By Samuel Rubenfeld
Wednesday, October 13, 2021
About a year before he died, in August 2020 at age 88, Douglas Latchford was indicted by U.S. prosecutors for decades of alleged trafficking in looted Cambodian antiquities.
The indictment was dismissed upon Latchford’s death, but this summer, prosecutors announced a civil asset forfeiture filing seeking Skanda on a Peacock, a 10th century statue looted from a Cambodian temple. Latchford had sold the statue in 2000, prosecutors said at the time of the forfeiture filing, and its most recent owner agreed to relinquish it to U.S. authorities.
The seizure request came as the U.S. works on an overhaul of its legal framework against money laundering, including how to address risks associated with the trade of antiquities. Many of the changes are due by Jan. 1, 2022.
Latchford and his family were also featured in a recent series of reports dubbed the Pandora Papers, after leaked financial records turned up trusts named for Hindu gods Skanda and Siva they had set up on the island of Jersey, a British Crown Dependency off the coast of France.
The leak, which involved more than 11.9 million confidential records from 14 offshore financial services firms, was obtained and coordinated by the International Consortium of Investigative Journalists (ICIJ), along with hundreds of journalists at news outlets spread across the globe. ICIJ has also led and coordinated similar leaks in recent years, including the Panama Papers in 2016, Paradise Papers in 2017, Mauritius Leaks in 2019 and Luanda Leaks in 2020.
Among those caught up in the Pandora Papers was Russian billionaire Oleg Deripaska, who is appealing a lost legal challenge to his 2018 U.S. sanctions designation, according to a report by The Washington Post. The leak showed how U.S. sanctions on elite Russian businessmen are triggering issues across their interconnected financial networks, the report said. Gennady Timchenko, another U.S.-designated Russian billionaire and a decades-long friend of President Vladmir Putin, had relied on a Monaco-based offshore services provider to handle his family and business assets for at least 20 years, The Guardian newspaper reported.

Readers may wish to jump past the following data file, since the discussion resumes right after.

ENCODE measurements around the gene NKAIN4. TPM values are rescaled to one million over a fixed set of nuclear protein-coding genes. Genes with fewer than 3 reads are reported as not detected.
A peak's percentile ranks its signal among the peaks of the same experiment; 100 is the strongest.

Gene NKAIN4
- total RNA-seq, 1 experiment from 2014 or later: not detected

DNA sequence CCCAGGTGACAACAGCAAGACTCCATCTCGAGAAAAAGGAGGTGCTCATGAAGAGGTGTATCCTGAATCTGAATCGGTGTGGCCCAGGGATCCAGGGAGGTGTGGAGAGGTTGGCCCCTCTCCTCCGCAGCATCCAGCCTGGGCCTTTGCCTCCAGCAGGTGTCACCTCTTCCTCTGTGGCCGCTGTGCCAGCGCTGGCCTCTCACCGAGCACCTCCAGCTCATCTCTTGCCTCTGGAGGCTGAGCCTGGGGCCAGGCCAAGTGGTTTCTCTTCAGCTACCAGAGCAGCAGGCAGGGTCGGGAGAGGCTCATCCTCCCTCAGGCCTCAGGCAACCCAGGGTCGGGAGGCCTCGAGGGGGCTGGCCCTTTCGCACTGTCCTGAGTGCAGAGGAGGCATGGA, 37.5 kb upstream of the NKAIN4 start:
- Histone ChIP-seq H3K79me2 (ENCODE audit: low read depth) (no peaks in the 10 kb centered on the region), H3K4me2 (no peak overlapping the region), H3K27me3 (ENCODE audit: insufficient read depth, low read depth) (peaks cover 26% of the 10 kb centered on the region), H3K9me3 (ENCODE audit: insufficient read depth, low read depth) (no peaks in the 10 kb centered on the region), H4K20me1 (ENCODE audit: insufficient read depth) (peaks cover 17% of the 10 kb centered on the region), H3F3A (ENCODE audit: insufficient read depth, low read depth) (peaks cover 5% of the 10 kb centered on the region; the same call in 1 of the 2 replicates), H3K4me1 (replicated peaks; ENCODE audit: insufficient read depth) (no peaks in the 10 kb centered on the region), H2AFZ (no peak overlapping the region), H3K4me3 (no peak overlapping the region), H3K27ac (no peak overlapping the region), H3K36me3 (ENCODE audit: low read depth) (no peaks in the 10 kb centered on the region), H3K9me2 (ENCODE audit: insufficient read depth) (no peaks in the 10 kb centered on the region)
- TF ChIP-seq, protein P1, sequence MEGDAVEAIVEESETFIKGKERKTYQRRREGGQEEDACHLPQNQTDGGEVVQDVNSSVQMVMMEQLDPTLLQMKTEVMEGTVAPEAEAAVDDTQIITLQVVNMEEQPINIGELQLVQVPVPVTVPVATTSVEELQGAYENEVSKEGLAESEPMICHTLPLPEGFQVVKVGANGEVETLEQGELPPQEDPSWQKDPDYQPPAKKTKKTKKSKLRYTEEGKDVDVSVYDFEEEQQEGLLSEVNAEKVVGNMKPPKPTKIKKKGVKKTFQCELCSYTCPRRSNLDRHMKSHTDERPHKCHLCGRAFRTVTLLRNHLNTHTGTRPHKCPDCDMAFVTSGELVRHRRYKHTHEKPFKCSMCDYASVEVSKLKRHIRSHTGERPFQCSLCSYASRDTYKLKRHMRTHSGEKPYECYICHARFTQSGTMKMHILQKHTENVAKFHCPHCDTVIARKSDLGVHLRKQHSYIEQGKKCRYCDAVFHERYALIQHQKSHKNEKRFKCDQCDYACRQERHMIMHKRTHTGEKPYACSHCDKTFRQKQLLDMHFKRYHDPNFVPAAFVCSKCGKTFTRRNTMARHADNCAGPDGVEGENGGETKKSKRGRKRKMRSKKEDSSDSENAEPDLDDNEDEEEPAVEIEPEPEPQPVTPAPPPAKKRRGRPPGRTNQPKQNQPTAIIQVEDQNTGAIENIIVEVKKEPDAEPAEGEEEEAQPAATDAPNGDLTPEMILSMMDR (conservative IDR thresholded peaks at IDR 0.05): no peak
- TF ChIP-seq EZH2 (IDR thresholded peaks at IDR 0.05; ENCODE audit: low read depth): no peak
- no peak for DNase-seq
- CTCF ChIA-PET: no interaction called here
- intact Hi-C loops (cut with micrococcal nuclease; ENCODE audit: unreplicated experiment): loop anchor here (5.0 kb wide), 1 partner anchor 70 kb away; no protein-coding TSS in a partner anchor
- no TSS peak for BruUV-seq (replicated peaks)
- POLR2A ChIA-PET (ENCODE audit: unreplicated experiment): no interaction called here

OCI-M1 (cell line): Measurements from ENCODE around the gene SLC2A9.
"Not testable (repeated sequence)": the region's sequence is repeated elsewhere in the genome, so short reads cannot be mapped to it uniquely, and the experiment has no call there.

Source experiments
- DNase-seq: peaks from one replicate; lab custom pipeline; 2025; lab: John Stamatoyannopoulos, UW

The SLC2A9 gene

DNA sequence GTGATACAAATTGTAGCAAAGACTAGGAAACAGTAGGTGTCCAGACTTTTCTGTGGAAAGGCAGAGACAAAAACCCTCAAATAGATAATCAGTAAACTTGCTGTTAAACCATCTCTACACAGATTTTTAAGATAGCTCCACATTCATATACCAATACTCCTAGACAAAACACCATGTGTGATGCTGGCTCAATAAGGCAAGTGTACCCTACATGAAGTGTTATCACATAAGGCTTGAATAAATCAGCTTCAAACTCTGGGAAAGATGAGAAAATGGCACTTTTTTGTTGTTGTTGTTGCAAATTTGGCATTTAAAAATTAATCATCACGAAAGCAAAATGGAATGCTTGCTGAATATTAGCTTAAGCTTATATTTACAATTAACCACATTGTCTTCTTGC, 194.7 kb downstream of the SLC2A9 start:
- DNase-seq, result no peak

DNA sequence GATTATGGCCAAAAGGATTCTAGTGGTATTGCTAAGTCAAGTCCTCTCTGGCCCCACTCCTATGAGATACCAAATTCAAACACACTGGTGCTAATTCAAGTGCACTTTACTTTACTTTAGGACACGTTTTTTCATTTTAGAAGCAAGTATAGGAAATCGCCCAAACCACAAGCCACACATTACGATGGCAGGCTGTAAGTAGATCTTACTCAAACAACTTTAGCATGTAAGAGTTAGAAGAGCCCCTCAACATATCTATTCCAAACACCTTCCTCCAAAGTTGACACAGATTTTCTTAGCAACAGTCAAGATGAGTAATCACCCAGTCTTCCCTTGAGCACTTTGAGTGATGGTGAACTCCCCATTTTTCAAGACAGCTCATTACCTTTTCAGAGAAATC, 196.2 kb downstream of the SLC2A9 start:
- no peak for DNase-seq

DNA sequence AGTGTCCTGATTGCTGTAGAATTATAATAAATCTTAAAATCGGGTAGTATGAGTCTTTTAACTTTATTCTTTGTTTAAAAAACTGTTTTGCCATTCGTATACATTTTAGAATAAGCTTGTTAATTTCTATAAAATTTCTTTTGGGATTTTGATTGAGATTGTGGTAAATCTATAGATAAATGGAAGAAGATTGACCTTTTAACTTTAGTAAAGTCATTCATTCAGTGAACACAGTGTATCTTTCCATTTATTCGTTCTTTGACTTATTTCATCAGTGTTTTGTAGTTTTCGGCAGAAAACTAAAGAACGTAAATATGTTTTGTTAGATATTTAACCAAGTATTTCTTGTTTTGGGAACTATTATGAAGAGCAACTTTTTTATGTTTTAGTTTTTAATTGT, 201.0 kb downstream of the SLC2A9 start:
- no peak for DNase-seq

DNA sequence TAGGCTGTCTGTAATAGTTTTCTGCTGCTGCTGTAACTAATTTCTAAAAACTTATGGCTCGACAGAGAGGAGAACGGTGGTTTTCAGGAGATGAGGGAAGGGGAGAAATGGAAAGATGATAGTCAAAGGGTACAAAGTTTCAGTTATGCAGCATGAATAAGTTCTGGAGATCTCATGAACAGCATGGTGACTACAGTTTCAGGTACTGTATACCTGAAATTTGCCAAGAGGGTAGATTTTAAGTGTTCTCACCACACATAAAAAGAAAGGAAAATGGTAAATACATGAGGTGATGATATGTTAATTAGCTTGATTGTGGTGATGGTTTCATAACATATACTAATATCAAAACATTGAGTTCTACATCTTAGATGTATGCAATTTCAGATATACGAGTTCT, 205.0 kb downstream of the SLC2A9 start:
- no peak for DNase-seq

Though most offshore corporate structures are legal, these entities are also used for illicit purposes such as engaging in corruption, financing terrorism or evading sanctions.
Others with ties to sanctioned actors found in the leak, according to a review by Kharon, included Sudanese businessmen Abdelbaset Hamza, an associate of former Sudanese President Omar al-Bashir and a facilitator of Hamas; Saleh Assi, a Hizballah financier designated in 2019 who had set up an offshore company in 2013 that was later dissolved; and Qassem Hejjeij, a Hizballah facilitator sanctioned in 2015 who is the director of an aviation company established in the British Virgin Islands.
They were each featured in Arabic-language reporting on the Pandora Papers, Kharon found.
The Pandora Papers set off a firestorm around the world, sparking calls for investigations into those named in the leaks and legal changes to prevent financial abuses. The European Parliament passed a resolution that calls for an overhaul of the bloc’s code of conduct on business taxation, which is overseen by a group that also draws up the EU blacklist of tax havens.